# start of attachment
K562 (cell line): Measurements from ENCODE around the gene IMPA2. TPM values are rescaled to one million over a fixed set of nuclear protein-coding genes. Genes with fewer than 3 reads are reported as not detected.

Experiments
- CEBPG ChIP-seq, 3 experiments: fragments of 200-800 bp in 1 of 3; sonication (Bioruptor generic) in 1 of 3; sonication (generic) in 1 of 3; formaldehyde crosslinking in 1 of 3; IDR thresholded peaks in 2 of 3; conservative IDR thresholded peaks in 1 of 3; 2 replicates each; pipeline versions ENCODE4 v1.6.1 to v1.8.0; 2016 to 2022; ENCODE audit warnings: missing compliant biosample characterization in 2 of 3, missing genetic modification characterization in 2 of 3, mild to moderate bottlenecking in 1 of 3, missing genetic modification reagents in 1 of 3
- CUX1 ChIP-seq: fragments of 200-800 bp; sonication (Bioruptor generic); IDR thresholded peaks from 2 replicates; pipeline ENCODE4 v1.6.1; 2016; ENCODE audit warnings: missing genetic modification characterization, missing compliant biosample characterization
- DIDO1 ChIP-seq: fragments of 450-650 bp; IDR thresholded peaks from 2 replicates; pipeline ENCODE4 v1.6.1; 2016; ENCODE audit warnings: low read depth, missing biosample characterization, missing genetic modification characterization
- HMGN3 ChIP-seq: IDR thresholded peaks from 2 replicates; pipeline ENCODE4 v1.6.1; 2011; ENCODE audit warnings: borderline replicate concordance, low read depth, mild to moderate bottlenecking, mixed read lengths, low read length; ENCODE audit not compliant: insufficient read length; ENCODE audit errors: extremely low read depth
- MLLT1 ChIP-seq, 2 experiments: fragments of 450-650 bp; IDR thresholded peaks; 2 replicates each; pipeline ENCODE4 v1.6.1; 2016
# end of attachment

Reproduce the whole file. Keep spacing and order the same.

K562 (cell line): Measurements from ENCODE around the gene IMPA2. TPM values are rescaled to one million over a fixed set of nuclear protein-coding genes. Genes with fewer than 3 reads are reported as not detected.

Experiments
- CEBPG ChIP-seq, 3 experiments: fragments of 200-800 bp in 1 of 3; sonication (Bioruptor generic) in 1 of 3; sonication (generic) in 1 of 3; formaldehyde crosslinking in 1 of 3; IDR thresholded peaks in 2 of 3; conservative IDR thresholded peaks in 1 of 3; 2 replicates each; pipeline versions ENCODE4 v1.6.1 to v1.8.0; 2016 to 2022; ENCODE audit warnings: missing compliant biosample characterization in 2 of 3, missing genetic modification characterization in 2 of 3, mild to moderate bottlenecking in 1 of 3, missing genetic modification reagents in 1 of 3
- CUX1 ChIP-seq: fragments of 200-800 bp; sonication (Bioruptor generic); IDR thresholded peaks from 2 replicates; pipeline ENCODE4 v1.6.1; 2016; ENCODE audit warnings: missing genetic modification characterization, missing compliant biosample characterization
- DIDO1 ChIP-seq: fragments of 450-650 bp; IDR thresholded peaks from 2 replicates; pipeline ENCODE4 v1.6.1; 2016; ENCODE audit warnings: low read depth, missing biosample characterization, missing genetic modification characterization
- HMGN3 ChIP-seq: IDR thresholded peaks from 2 replicates; pipeline ENCODE4 v1.6.1; 2011; ENCODE audit warnings: borderline replicate concordance, low read depth, mild to moderate bottlenecking, mixed read lengths, low read length; ENCODE audit not compliant: insufficient read length; ENCODE audit errors: extremely low read depth
- MLLT1 ChIP-seq, 2 experiments: fragments of 450-650 bp; IDR thresholded peaks; 2 replicates each; pipeline ENCODE4 v1.6.1; 2016